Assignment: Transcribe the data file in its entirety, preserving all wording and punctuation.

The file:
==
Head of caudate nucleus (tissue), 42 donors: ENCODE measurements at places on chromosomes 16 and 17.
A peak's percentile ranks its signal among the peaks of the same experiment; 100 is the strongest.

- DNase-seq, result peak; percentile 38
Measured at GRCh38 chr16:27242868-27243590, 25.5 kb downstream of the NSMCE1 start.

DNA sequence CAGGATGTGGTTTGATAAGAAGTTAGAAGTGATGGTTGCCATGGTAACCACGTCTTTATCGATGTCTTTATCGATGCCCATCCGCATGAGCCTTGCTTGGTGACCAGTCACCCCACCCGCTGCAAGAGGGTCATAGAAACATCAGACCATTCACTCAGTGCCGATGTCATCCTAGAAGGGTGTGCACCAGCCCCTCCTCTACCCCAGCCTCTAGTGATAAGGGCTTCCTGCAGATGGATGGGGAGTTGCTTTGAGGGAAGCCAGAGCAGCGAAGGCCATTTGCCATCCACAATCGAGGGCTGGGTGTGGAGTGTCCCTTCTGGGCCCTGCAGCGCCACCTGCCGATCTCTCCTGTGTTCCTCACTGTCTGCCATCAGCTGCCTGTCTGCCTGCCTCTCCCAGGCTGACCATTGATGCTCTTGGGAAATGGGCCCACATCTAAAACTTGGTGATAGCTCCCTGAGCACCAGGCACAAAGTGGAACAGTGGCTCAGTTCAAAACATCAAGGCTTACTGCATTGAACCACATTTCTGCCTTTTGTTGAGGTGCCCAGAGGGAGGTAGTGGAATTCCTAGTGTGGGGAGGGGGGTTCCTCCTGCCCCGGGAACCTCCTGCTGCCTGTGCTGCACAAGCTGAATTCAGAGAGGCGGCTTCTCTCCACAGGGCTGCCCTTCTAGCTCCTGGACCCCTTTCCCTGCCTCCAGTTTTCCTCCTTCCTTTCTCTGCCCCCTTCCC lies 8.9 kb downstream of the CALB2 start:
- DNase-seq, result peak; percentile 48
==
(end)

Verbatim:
Head of caudate nucleus (tissue), 42 donors: ENCODE measurements at places on chromosomes 16 and 17.
A peak's percentile ranks its signal among the peaks of the same experiment; 100 is the strongest.

- DNase-seq, result peak; percentile 38
Measured at GRCh38 chr16:27242868-27243590, 25.5 kb downstream of the NSMCE1 start.

DNA sequence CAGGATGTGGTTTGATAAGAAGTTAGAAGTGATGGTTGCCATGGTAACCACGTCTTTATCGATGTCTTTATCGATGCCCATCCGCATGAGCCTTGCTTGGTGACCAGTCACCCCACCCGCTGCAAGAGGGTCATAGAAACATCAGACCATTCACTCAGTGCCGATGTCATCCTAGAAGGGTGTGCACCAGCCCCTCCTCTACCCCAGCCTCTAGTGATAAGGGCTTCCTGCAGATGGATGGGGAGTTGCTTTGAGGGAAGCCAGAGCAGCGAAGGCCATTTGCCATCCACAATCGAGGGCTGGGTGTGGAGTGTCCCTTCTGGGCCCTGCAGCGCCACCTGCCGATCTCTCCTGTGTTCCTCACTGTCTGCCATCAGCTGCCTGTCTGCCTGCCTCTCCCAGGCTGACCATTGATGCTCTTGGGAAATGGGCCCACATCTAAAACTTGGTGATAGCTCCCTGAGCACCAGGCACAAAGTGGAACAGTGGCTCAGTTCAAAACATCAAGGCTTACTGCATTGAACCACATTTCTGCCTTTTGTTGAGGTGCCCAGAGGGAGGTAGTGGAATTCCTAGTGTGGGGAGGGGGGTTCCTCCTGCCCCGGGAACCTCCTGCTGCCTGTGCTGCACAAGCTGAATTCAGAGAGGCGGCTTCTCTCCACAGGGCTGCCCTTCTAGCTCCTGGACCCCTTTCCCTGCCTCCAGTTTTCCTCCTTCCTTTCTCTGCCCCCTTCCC lies 8.9 kb downstream of the CALB2 start:
- DNase-seq, result peak; percentile 48